When Grandpa Was A Boy, Were There Any Dinosaurs?

When Grandpa Was a Boy, Were There Any Dinosaurs?

A Popular History of the 20th Century

Updated Euphemism

1971: The translators of the King James Bible retained the Hebrew euphemism “to cover one’s feet”. In chapter 24 of the first book of Samuel, for instance, when David was hiding from Saul in a cave: “Saul went in to cover his feet”. Kenneth Taylor’s Living Bible updated this to: “Saul went into a cave to go to the bathroom”.

Source: Kenneth Taylor, The Living Bible (1971), p. 351

Defence Cuts

1970: How many divisions did the pope have? Not many, and even fewer after Paul VI disbanded the Palatine Guard and Noble Guard, retaining only the Swiss Guard as his personal bodyguard.

Source: Thomas J. Reese, Inside the Vatican: The Politics and Organization of the Catholic Church (1996), p. 18

Swiss Guards inside St. Peter's Basilica, photographed in 2006 by Alberto Luccaroni

Swiss Guards inside St Peter’s Basilica, photographed in 2006 by Alberto Luccaroni

Travelling Gourmets

1968: In the restaurant at the Raffles Hotel in Singapore, Noël Coward overheard one American globetrotter explain to another: “I found out what that white stuff was we had in Japan. It was rice.”

Source: Cole Lesley, The Life of Noël Coward (1976), p. 463

Orton Breezes In

1967: Returning from a holiday of sun, sea, sand and homosexual sex in Morocco, the playwright Joe Orton breezed through British customs without a hitch. His technique: “I simply chose the customs officer that, in an emergency, I wouldn’t mind sleeping with, and got through without having even to open my case.”

Source: Joe Orton, The Orton Diaries, ed. John Lahr (1986), p. 230

Petted And Pampered

1966: Elizabeth Arden (real name, Florence Nightingale Graham) was passionate about racehorses. Her pampered thoroughbreds were fed on special clover and massaged and rubbed down with Elizabeth Arden creams and lotions. When Arden died in October, The New York Times quipped that she “treated her women like horses and her horses like women”.

Source: The New York Times, 19 October 1966

“Curious Wild Animal”

Rudolf Nureyev, photographed in 1973 by Allan Warren

Rudolf Nureyev, photographed in 1973 by Allan Warren

1964: “A curious wild animal, very beguiling and fairly unpredictable,” was Noël Coward’s impression of Rudolf Nureyev when they met in Rome. At dinner, the ballet dancer bit his dining companion. “But it was only on the finger,” Coward noted, “and didn’t draw blood.”

Source: Noël Coward, The Noel Coward Diaries, ed. Graham Payn and Sheridan Morley (1982), p. 570

Milgram On Obedience To Authority

WE WILL PAY YOU $4.00 FOR
ONE HOUR OF YOUR TIME
Persons Needed for a Study of Memory

Those who responded to Yale University’s advertisement were told that they would be participating in a study of the relationship between punishment and learning. Each volunteer acted as a teacher, putting questions to a pupil. For each incorrect answer, the teacher was required to give the pupil an electric shock. The intensity of the shock was increased with each mistake, from a 15-volt tingle to a whacking 450 volts.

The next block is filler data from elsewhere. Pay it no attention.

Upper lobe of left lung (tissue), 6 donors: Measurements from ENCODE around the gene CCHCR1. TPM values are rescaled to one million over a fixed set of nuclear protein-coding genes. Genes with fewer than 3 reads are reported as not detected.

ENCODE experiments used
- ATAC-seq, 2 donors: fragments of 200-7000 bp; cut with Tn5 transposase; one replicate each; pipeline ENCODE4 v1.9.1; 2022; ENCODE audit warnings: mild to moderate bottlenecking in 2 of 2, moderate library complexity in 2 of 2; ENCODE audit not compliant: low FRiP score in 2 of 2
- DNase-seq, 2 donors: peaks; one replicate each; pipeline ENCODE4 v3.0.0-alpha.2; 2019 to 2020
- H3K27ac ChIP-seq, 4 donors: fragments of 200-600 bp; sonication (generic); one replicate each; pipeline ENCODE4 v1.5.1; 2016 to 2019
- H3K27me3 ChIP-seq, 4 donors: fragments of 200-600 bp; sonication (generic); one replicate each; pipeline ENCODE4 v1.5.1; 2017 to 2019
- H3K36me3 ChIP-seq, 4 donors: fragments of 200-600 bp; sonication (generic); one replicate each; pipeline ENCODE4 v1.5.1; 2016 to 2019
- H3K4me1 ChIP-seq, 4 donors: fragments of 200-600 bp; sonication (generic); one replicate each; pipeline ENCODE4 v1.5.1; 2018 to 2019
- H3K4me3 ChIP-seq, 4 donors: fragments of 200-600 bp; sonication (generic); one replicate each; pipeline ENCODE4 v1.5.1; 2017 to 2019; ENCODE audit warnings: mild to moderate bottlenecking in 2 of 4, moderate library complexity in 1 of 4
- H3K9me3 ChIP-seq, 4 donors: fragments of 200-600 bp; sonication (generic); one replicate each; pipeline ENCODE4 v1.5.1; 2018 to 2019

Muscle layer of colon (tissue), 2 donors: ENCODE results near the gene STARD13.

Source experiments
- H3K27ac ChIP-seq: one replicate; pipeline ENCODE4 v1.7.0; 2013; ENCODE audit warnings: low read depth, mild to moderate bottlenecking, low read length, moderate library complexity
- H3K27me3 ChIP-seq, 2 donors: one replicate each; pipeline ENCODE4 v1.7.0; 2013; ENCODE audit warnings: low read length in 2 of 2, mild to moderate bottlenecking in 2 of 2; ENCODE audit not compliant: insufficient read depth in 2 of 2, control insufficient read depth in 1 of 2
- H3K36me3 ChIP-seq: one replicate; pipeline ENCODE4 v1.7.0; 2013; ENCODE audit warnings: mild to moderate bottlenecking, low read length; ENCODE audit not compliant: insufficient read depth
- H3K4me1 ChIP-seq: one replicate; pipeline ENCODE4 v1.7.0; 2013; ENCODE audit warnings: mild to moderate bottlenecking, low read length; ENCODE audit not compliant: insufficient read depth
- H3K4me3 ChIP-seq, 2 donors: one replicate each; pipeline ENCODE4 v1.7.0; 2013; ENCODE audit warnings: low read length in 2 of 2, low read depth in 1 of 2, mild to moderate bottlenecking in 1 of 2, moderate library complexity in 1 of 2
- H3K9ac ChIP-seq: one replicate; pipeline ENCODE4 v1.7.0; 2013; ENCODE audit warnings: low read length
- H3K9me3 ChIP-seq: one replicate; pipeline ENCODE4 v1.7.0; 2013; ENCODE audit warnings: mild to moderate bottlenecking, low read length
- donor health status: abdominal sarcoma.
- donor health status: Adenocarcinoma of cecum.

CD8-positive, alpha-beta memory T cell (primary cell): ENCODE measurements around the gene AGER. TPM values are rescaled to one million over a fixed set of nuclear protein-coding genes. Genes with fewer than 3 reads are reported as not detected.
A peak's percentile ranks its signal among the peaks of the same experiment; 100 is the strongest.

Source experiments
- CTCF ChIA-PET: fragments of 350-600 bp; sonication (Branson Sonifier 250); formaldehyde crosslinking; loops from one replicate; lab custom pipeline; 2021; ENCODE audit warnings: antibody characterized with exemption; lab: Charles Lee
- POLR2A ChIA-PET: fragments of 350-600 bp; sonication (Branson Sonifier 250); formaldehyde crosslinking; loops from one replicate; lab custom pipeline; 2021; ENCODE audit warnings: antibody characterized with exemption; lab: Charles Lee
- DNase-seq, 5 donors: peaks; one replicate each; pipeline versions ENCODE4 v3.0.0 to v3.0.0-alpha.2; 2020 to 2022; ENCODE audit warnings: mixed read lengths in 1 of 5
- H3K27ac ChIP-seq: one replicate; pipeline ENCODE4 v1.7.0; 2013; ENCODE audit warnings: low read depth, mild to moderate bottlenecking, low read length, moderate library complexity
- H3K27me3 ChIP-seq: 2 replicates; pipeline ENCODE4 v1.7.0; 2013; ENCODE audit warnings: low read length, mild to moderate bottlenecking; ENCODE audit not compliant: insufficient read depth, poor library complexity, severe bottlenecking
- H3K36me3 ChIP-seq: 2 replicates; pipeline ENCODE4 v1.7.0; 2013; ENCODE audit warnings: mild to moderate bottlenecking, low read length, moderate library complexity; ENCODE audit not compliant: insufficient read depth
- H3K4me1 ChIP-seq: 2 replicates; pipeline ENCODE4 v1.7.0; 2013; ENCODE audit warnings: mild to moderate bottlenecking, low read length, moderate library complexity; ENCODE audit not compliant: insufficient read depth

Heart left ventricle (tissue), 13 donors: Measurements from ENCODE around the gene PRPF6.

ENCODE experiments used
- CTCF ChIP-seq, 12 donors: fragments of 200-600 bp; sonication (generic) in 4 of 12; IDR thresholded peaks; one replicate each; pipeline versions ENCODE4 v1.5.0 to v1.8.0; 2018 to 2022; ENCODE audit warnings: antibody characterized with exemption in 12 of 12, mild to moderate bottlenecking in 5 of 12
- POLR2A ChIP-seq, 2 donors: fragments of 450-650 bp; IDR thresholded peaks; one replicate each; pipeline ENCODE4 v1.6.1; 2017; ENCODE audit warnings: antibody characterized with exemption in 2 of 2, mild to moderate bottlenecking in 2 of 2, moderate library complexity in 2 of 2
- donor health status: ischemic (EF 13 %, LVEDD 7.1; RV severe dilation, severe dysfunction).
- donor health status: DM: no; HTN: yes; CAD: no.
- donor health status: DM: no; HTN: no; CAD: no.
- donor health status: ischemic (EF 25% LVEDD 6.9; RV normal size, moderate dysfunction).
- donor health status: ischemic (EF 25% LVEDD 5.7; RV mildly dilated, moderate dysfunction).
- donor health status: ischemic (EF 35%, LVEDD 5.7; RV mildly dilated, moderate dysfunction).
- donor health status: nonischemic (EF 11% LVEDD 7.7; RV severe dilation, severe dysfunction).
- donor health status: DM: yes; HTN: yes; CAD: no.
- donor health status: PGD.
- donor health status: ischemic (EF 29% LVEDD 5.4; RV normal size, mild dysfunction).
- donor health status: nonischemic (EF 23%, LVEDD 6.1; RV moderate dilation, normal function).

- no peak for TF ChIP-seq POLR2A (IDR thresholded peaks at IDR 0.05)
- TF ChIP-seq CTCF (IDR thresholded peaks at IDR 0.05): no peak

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Dirty Little Secret

First Lady Jacqueline Kennedy photographed during a visit to India in 1962

First Lady Jacqueline Kennedy photographed during a visit to India in 1962

1962: Psst! Wanna hear a dirty story about Jackie Kennedy? To cut costs at the White House, at the end of 1962 she instructed that half-empty glasses, abandoned at parties, should be refilled and passed round again, unless they had obvious lipstick marks.

Source: Sarah Bradford, America’s Queen: The Life of Jacqueline Kennedy Onassis (2000), p. 280

Not-So-Fab Four

1961: By the mid-1960s, the Beatles were the most successful pop group in the world, playing to packed crowds of screaming fans. But that was in the future. On 9 December 1961 they performed at the Palais Ballroom in Aldershot to an audience of 18.

Source: www.triumphpc.com/mersey-beat/beatles/aldershot.shtml

Deadly Moonbeams

1960: On 5 October, radar at a missile early-warning station in Greenland showed enemy missiles heading towards the United States.

At North American Air Defense Command headquarters in Colorado, a “massive” Soviet ballistic missile attack appeared imminent, until someone realised that Nikita Khrushchev was actually visiting New York. It seemed very unlikely that the Soviet Union would launch missiles that might kill its own leader. Huge relief at NORAD headquarters, no doubt.

What the radar had in fact detected was a reflection from the moon, rising slowly over Norway.

Source: Eric Schlosser, Command and Control (2013), pp. 253–4

Planes Overtake Ships

1958: For the first time, the number of passengers crossing the north Atlantic by aircraft exceeded the number crossing by ship, signalling the beginning of the end for trans-Atlantic liners.

Source: David Beaty, The Water Jump: The Story of Transatlantic Flight (1976), pp. 241–2

Baffling Youth Craze

1957: The New York Times ran a story that tried to make head or tail of rock ’n’ roll, under the headline:
EXPERTS PROPOSE
STUDY OF ‘CRAZE’
Liken It to Medieval Lunacy,
‘Contagious Dance Furies’
and Bite of Tarantula

Source: The New York Times, 23 February 1957

Music On The Move

1956: Chrysler, the American car maker, marketed its 1956 models with the option of a record turntable mounted beneath the dashboard. A sales brochure boasted that Highway Hi-Fi was “the greatest motoring entertainment feature since the car radio”, but this downplayed fundamental problems – not least, how to safely change a record in a fast-moving vehicle. No surprise, then, that the system was a commercial flop.

Source: http://ookworld.com/high-tech-in-the-1950s-highway-hi-fi-where-the-vinyl-meets-the-road/

Atomic Appliances

1955: It was a time when nuclear power offered the promise of clean, cheap, versatile energy. Alex Lewyt of America’s Lewyt Corporation predicted that within 10 years vacuum cleaners would probably be powered by atomic energy.

Source: The New York Times, 11 June 1955

Tooth Care For Tigers

1954: Li Zhisui, Mao Zedong’s personal physician from 1954 onwards, disclosed in The Private Life of Chairman Mao that the Chinese leader never brushed his teeth. Like many Chinese peasants, Mao simply rinsed his mouth with tea when he woke, and then drank the liquid and ate the leaves. Mao’s explanation: “A tiger never brushes his teeth.”